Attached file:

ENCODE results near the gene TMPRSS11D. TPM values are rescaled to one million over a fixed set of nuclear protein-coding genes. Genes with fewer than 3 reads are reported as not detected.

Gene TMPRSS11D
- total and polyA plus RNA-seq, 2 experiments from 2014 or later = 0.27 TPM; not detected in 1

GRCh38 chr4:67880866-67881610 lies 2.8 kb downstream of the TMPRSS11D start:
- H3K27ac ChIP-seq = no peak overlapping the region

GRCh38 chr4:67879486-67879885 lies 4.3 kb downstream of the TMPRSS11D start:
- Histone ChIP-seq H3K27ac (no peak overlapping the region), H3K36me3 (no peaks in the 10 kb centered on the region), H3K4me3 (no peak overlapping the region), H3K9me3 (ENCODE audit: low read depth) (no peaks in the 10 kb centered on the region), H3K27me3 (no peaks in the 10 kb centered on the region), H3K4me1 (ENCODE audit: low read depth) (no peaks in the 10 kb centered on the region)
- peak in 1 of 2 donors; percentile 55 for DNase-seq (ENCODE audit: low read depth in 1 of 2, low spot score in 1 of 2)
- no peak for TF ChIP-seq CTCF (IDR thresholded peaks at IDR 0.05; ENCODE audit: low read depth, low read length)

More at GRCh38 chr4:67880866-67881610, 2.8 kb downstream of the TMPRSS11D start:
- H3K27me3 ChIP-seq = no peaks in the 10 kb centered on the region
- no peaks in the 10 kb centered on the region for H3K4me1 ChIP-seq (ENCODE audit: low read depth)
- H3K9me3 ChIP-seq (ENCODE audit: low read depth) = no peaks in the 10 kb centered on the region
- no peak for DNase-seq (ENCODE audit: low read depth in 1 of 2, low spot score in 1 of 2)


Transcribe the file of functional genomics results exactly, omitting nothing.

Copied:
ENCODE results near the gene TMPRSS11D. TPM values are rescaled to one million over a fixed set of nuclear protein-coding genes. Genes with fewer than 3 reads are reported as not detected.

Gene TMPRSS11D
- total and polyA plus RNA-seq, 2 experiments from 2014 or later = 0.27 TPM; not detected in 1

GRCh38 chr4:67880866-67881610 lies 2.8 kb downstream of the TMPRSS11D start:
- H3K27ac ChIP-seq = no peak overlapping the region

GRCh38 chr4:67879486-67879885 lies 4.3 kb downstream of the TMPRSS11D start:
- Histone ChIP-seq H3K27ac (no peak overlapping the region), H3K36me3 (no peaks in the 10 kb centered on the region), H3K4me3 (no peak overlapping the region), H3K9me3 (ENCODE audit: low read depth) (no peaks in the 10 kb centered on the region), H3K27me3 (no peaks in the 10 kb centered on the region), H3K4me1 (ENCODE audit: low read depth) (no peaks in the 10 kb centered on the region)
- peak in 1 of 2 donors; percentile 55 for DNase-seq (ENCODE audit: low read depth in 1 of 2, low spot score in 1 of 2)
- no peak for TF ChIP-seq CTCF (IDR thresholded peaks at IDR 0.05; ENCODE audit: low read depth, low read length)

More at GRCh38 chr4:67880866-67881610, 2.8 kb downstream of the TMPRSS11D start:
- H3K27me3 ChIP-seq = no peaks in the 10 kb centered on the region
- no peaks in the 10 kb centered on the region for H3K4me1 ChIP-seq (ENCODE audit: low read depth)
- H3K9me3 ChIP-seq (ENCODE audit: low read depth) = no peaks in the 10 kb centered on the region
- no peak for DNase-seq (ENCODE audit: low read depth in 1 of 2, low spot score in 1 of 2)